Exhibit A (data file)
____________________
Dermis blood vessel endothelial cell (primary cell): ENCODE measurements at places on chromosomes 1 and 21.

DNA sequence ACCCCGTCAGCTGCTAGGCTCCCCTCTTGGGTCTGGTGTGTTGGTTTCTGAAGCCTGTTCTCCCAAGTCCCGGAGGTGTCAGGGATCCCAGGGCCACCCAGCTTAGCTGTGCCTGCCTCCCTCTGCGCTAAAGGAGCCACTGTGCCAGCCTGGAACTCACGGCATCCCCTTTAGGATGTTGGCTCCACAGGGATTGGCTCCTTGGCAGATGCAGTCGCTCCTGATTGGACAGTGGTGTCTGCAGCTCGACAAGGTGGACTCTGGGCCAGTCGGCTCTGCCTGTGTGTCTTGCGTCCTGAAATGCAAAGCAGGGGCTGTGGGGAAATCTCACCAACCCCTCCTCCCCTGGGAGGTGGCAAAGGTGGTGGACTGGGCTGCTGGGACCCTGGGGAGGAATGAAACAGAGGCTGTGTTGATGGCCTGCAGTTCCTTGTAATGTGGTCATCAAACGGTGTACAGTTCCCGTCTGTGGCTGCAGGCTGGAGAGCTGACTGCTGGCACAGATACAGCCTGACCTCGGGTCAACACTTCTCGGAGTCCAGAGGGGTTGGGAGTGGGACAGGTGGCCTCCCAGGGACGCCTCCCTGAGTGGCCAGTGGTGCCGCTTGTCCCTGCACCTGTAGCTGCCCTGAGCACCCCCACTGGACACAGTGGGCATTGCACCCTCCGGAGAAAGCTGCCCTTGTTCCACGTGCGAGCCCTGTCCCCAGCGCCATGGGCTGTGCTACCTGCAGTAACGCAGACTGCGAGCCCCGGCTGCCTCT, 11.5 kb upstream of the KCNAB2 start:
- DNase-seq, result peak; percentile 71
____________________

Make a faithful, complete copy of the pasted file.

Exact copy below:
Dermis blood vessel endothelial cell (primary cell): ENCODE measurements at places on chromosomes 1 and 21.

DNA sequence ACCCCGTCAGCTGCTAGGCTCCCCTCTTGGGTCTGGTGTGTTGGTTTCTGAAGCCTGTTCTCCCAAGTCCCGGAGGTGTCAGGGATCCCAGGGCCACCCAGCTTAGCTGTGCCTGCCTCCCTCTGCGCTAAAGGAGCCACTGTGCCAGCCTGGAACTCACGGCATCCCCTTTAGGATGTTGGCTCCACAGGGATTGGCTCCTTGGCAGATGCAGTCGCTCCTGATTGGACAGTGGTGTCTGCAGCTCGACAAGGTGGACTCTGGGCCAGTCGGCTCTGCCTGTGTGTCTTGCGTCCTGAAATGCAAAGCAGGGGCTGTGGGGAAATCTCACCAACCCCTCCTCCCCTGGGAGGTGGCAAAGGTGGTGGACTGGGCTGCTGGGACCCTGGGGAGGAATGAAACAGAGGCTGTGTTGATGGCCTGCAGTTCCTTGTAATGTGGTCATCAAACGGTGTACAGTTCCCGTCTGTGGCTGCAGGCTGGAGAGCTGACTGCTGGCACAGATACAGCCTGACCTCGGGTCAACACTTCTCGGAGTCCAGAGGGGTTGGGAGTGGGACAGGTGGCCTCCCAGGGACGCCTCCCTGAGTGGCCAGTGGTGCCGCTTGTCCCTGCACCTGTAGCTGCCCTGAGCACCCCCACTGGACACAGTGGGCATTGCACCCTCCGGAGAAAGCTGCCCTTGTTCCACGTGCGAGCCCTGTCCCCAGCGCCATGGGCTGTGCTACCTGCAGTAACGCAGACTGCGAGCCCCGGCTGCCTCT, 11.5 kb upstream of the KCNAB2 start:
- DNase-seq, result peak; percentile 71